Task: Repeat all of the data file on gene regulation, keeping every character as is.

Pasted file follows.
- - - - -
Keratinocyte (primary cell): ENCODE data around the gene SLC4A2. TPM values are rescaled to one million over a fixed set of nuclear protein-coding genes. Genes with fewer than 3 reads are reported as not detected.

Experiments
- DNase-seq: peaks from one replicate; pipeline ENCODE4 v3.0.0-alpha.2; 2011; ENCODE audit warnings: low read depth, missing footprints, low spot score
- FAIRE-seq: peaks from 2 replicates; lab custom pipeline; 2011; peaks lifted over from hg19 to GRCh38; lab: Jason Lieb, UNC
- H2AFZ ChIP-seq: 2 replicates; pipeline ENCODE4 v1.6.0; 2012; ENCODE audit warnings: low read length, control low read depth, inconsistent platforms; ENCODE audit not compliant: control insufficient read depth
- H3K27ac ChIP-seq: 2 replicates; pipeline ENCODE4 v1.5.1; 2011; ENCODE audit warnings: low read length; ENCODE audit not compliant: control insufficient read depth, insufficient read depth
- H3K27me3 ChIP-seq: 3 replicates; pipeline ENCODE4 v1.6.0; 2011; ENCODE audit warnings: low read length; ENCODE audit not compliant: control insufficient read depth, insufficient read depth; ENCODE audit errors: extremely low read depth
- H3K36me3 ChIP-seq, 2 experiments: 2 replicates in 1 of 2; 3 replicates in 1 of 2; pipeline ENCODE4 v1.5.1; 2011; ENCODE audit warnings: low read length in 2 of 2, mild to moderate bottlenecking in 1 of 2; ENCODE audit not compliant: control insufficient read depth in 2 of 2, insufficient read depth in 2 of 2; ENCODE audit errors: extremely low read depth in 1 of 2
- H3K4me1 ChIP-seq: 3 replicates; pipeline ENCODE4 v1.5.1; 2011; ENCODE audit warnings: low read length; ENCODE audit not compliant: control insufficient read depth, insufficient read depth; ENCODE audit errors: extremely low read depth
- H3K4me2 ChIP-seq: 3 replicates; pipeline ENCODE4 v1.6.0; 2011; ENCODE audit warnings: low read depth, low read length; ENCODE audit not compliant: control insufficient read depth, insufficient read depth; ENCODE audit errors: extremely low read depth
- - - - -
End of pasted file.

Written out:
Keratinocyte (primary cell): ENCODE data around the gene SLC4A2. TPM values are rescaled to one million over a fixed set of nuclear protein-coding genes. Genes with fewer than 3 reads are reported as not detected.

Experiments
- DNase-seq: peaks from one replicate; pipeline ENCODE4 v3.0.0-alpha.2; 2011; ENCODE audit warnings: low read depth, missing footprints, low spot score
- FAIRE-seq: peaks from 2 replicates; lab custom pipeline; 2011; peaks lifted over from hg19 to GRCh38; lab: Jason Lieb, UNC
- H2AFZ ChIP-seq: 2 replicates; pipeline ENCODE4 v1.6.0; 2012; ENCODE audit warnings: low read length, control low read depth, inconsistent platforms; ENCODE audit not compliant: control insufficient read depth
- H3K27ac ChIP-seq: 2 replicates; pipeline ENCODE4 v1.5.1; 2011; ENCODE audit warnings: low read length; ENCODE audit not compliant: control insufficient read depth, insufficient read depth
- H3K27me3 ChIP-seq: 3 replicates; pipeline ENCODE4 v1.6.0; 2011; ENCODE audit warnings: low read length; ENCODE audit not compliant: control insufficient read depth, insufficient read depth; ENCODE audit errors: extremely low read depth
- H3K36me3 ChIP-seq, 2 experiments: 2 replicates in 1 of 2; 3 replicates in 1 of 2; pipeline ENCODE4 v1.5.1; 2011; ENCODE audit warnings: low read length in 2 of 2, mild to moderate bottlenecking in 1 of 2; ENCODE audit not compliant: control insufficient read depth in 2 of 2, insufficient read depth in 2 of 2; ENCODE audit errors: extremely low read depth in 1 of 2
- H3K4me1 ChIP-seq: 3 replicates; pipeline ENCODE4 v1.5.1; 2011; ENCODE audit warnings: low read length; ENCODE audit not compliant: control insufficient read depth, insufficient read depth; ENCODE audit errors: extremely low read depth
- H3K4me2 ChIP-seq: 3 replicates; pipeline ENCODE4 v1.6.0; 2011; ENCODE audit warnings: low read depth, low read length; ENCODE audit not compliant: control insufficient read depth, insufficient read depth; ENCODE audit errors: extremely low read depth